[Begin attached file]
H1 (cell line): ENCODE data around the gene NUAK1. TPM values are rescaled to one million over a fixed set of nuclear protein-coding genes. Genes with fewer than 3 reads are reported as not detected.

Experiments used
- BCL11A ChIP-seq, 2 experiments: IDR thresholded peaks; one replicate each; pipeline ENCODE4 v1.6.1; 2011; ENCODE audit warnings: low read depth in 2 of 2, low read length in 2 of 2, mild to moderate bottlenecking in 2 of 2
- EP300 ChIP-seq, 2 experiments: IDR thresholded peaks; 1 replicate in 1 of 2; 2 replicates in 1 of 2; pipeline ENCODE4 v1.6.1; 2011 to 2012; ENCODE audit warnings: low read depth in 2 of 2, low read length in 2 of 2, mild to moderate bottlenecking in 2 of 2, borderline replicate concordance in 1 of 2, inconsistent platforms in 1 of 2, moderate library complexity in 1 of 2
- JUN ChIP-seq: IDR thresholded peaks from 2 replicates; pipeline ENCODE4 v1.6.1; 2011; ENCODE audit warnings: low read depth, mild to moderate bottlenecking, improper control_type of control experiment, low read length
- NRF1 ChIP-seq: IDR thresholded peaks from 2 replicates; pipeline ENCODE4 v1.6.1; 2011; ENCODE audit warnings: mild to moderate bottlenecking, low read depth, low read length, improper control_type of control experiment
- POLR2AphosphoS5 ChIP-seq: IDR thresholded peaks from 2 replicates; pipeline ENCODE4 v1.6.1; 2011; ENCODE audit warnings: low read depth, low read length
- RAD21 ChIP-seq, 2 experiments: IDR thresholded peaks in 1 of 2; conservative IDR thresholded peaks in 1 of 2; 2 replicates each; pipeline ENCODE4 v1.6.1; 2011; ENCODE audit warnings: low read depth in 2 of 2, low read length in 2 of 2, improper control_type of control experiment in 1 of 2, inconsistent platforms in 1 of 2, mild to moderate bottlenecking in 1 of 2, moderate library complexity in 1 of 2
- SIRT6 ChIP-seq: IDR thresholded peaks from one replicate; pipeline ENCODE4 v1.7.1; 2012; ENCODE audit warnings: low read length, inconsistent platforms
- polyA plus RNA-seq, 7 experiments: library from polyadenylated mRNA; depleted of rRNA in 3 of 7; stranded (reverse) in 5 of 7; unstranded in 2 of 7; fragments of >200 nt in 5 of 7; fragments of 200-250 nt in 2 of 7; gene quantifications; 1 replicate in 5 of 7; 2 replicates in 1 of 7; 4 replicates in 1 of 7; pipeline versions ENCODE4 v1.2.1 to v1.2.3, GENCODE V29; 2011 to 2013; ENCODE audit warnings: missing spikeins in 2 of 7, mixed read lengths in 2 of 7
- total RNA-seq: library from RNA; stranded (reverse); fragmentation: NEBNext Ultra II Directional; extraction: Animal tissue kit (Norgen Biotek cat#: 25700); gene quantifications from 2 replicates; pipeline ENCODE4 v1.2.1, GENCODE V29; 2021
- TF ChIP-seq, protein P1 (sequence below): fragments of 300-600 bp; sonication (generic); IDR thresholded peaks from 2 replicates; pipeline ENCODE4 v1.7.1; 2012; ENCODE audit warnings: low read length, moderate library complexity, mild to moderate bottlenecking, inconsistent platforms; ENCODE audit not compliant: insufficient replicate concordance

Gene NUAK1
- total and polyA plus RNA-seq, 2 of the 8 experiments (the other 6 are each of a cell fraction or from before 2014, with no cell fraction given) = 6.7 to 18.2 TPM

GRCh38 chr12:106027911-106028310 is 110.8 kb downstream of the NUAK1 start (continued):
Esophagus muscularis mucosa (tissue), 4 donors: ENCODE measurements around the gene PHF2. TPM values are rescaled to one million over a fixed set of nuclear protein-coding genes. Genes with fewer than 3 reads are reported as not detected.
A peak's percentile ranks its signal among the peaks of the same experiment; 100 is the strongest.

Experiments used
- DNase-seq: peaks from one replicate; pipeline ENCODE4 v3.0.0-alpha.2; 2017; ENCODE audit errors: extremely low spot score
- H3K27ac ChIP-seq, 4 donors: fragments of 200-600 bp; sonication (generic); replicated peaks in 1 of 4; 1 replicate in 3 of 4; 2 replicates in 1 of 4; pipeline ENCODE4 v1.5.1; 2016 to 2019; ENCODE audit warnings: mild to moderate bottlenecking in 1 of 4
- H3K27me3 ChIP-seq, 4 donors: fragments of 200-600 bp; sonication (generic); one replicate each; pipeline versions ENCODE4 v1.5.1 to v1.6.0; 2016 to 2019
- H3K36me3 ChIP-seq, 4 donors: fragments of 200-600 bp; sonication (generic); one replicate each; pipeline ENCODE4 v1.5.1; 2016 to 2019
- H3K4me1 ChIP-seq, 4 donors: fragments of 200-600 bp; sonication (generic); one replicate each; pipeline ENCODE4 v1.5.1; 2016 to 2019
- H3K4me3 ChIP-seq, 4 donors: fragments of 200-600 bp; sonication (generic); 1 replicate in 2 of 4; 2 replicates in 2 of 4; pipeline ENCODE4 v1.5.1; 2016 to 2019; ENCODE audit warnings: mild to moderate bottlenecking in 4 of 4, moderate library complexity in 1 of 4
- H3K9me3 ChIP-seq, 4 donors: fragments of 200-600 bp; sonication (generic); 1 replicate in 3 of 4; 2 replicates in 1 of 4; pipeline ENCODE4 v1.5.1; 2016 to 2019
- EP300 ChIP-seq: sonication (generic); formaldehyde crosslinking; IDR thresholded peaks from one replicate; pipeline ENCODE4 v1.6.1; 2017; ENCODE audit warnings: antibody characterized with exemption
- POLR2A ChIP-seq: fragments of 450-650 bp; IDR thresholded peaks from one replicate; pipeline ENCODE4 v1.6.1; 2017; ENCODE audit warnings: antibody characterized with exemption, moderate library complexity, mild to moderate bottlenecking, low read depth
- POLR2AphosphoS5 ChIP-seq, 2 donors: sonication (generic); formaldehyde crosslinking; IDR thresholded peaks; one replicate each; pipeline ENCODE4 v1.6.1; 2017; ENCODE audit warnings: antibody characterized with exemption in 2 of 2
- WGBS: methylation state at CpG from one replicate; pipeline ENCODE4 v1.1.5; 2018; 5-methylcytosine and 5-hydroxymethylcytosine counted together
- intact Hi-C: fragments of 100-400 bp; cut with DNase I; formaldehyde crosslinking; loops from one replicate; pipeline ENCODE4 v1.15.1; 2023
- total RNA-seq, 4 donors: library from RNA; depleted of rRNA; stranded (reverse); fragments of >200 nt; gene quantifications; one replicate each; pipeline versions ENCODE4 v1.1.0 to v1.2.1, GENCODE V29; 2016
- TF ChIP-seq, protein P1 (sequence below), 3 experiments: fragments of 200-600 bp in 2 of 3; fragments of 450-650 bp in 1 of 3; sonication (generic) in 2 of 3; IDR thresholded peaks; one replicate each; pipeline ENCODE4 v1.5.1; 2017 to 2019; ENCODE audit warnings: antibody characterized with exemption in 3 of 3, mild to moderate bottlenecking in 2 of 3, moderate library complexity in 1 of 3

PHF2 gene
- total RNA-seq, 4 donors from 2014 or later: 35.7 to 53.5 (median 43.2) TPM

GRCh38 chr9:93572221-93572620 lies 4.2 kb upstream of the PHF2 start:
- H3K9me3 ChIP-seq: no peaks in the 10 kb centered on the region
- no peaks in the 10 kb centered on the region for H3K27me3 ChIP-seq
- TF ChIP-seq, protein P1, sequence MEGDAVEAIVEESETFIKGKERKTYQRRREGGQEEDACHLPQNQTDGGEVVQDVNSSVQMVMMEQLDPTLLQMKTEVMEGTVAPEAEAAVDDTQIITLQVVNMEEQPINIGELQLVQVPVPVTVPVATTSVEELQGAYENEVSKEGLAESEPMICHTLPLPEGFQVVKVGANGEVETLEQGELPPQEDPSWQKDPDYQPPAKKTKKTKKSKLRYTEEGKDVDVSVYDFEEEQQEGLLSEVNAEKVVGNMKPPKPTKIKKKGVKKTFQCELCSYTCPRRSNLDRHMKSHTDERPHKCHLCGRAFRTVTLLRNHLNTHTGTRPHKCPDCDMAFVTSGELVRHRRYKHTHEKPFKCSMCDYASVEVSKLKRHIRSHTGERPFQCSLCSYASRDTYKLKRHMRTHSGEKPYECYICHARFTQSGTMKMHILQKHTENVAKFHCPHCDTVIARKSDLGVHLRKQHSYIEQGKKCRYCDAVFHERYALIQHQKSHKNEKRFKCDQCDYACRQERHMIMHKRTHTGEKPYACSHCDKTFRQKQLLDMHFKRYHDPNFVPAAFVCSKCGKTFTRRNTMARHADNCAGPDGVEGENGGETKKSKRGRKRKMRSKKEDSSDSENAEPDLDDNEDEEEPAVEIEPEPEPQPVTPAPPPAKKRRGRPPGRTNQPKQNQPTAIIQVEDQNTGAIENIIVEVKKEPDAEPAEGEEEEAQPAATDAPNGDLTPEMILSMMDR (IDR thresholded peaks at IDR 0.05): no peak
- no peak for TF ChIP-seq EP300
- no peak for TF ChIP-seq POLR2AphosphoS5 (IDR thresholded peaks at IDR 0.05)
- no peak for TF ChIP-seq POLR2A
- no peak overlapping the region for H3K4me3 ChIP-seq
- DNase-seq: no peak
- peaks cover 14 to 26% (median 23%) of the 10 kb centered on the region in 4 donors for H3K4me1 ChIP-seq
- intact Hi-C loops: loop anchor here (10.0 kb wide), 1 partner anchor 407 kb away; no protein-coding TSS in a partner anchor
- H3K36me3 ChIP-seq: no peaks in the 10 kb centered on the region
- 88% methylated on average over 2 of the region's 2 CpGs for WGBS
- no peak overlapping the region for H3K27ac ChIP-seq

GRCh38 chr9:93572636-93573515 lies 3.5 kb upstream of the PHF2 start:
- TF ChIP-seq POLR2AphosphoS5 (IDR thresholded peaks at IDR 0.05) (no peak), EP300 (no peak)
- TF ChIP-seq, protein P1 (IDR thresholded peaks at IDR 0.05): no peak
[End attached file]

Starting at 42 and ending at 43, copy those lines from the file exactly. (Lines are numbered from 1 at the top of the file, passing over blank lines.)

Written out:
- no peak overlapping the region for H3K4me3 ChIP-seq
- DNase-seq: no peak